Other cars followed in 10- to 20-minute intervals. By 8:50 a.m., four cars had already washed out and were declared “dead bots.” Shortly after 9 a.m., Kent led everyone in a rousing version of the Gator fight song, and NaviGATOR left the gate.
After initially peeling off into the desert, the robots circled around and made another pass by the crowd. At 10:15 a.m. NaviGATOR roared past at top speed to cheers from the UF team. After following the road for awhile, it stopped and did a couple of unexpected loops in the dirt that clearly were not part of the plan.
“Come on, get back on the road again!” Kent urged, cheering when NaviGATOR regained the road and headed in the right direction.
"NaviGATOR constantly considered 5,000 potential paths and manipulated throttle, brake and steering 30 times per second. After the race, the team members counted 20 million messages exchanged between NaviGATOR's computers."
NaviGATOR next flawlessly traversed a bridge over a railroad track and disappeared into the brown desert haze. Shortly before 11 a.m., the team got word from the chase truck following NaviGATOR that the car had inexplicably run off the road and stopped. After several attempts to pause and restart the robot, the chase driver called back to say the car was moving, but slowly and off the road. Another call a few minutes later revealed that the robot had picked up speed and was following the road perfectly.
But the good news didn’t last. After another mile, the car again got off the road and stopped in front of a bush. This time, DARPA quickly declared NaviGATOR dead.
The time was shortly before noon. NaviGATOR had traveled 23 miles.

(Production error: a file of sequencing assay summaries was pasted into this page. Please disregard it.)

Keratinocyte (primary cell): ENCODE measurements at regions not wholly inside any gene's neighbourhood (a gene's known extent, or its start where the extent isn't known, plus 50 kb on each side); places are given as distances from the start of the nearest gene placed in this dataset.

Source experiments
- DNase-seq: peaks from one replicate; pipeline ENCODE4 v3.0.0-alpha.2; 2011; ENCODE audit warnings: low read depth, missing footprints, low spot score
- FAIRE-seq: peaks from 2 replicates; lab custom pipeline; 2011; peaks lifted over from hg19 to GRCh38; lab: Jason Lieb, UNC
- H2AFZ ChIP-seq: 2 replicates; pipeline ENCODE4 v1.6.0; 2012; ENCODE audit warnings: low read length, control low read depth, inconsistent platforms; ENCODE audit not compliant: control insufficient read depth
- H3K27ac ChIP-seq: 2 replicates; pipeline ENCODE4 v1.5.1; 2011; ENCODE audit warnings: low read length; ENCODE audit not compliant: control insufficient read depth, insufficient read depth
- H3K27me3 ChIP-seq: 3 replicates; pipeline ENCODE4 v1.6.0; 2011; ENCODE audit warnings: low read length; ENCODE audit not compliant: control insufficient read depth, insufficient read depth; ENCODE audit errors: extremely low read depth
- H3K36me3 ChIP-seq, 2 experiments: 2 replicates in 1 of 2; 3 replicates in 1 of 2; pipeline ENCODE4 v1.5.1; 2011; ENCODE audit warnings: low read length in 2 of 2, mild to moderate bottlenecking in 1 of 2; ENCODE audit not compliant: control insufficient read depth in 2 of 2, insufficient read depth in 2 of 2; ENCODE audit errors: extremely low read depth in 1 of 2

Time and Money
At day’s end, NaviGATOR placed 18th among the 23 finalists. Five teams actually completed the entire course, with Stanford’s Stanley taking the $2 million prize for the shortest time of six hours, 53 minutes and 58 seconds.
Only five teams completed the course, including winner Stanley from Stanford University shown here traversing the treacherous Beer Bottle Pass.
Team CIMAR’s postmortem revealed the cause of the car’s problem was a failed GPS system, which reported a position that was almost 10 feet off — prompting NaviGATOR to drive off the road. Armstrong said the car’s sensors should have helped it recover, but the car’s last position was a high-traffic area, and DARPA officials were quick to declare it dead and move it out of the way so other robots didn’t collide with it.
In the days following the race, media reports touted the outcome as evidence of a breakthrough. But Armstrong has a different assessment. He says most of the contestants used similar technology, but what separated them was the hours and dollars they were able to spend synthesizing that technology and working out the bugs. Team CIMAR’s $250,000 budget of cash and donated equipment was just a fraction of the sum spent by other top teams.
“The truth is, it was just a matter of time and money,” Armstrong said. “The technology has been around for a long time. None of the teams had the time or money in the first
go-around to get it all put together. In the second race, most teams still didn’t have it quite done. We were about 90 percent.”
DARPA is currently working on developing a follow-up to the Grand Challenge that may involve robotic ground vehicles in an urban environment. As for NaviGATOR, Armstrong said CIMAR would fold many of its systems into an ongoing research effort for the U.S. Air Force. The goals of the project include a robotic helicopter and a robotic ground vehicle that can serve as a sentry for nuclear weapons facilities, he said. The car has also become a mechanical ambassador of sorts for the UF College of Engineering. Responding to an invitation this winter, for example, Armstrong brought it to the nation’s capital for display at the Washington Auto Show.
NaviGATOR’s most enduring legacy may be the opportunity the project provided for doctoral students. Like several others, Touchton will base his thesis on the work he did on the car.
“Where do you find a lab like this?” he asks. “This is like night and day with what we could have contrived in a laboratory.”
Team CIMAR: (back row) Carl Crane, David Armstrong, Bob Touchton, Michael Griffis, Danny Kent, Greg Garcia, Shannon Ridgeway (front row, kneeling) Tom Galluzzo, Maryum Ahmed, Roberto Montane, Sanjay Solanki, Jaesang Lee, Steve Velat
Professor, Department of Mechanical and Aerospace Engineering
Engineer, Department of Mechanical and Aerospace Engineering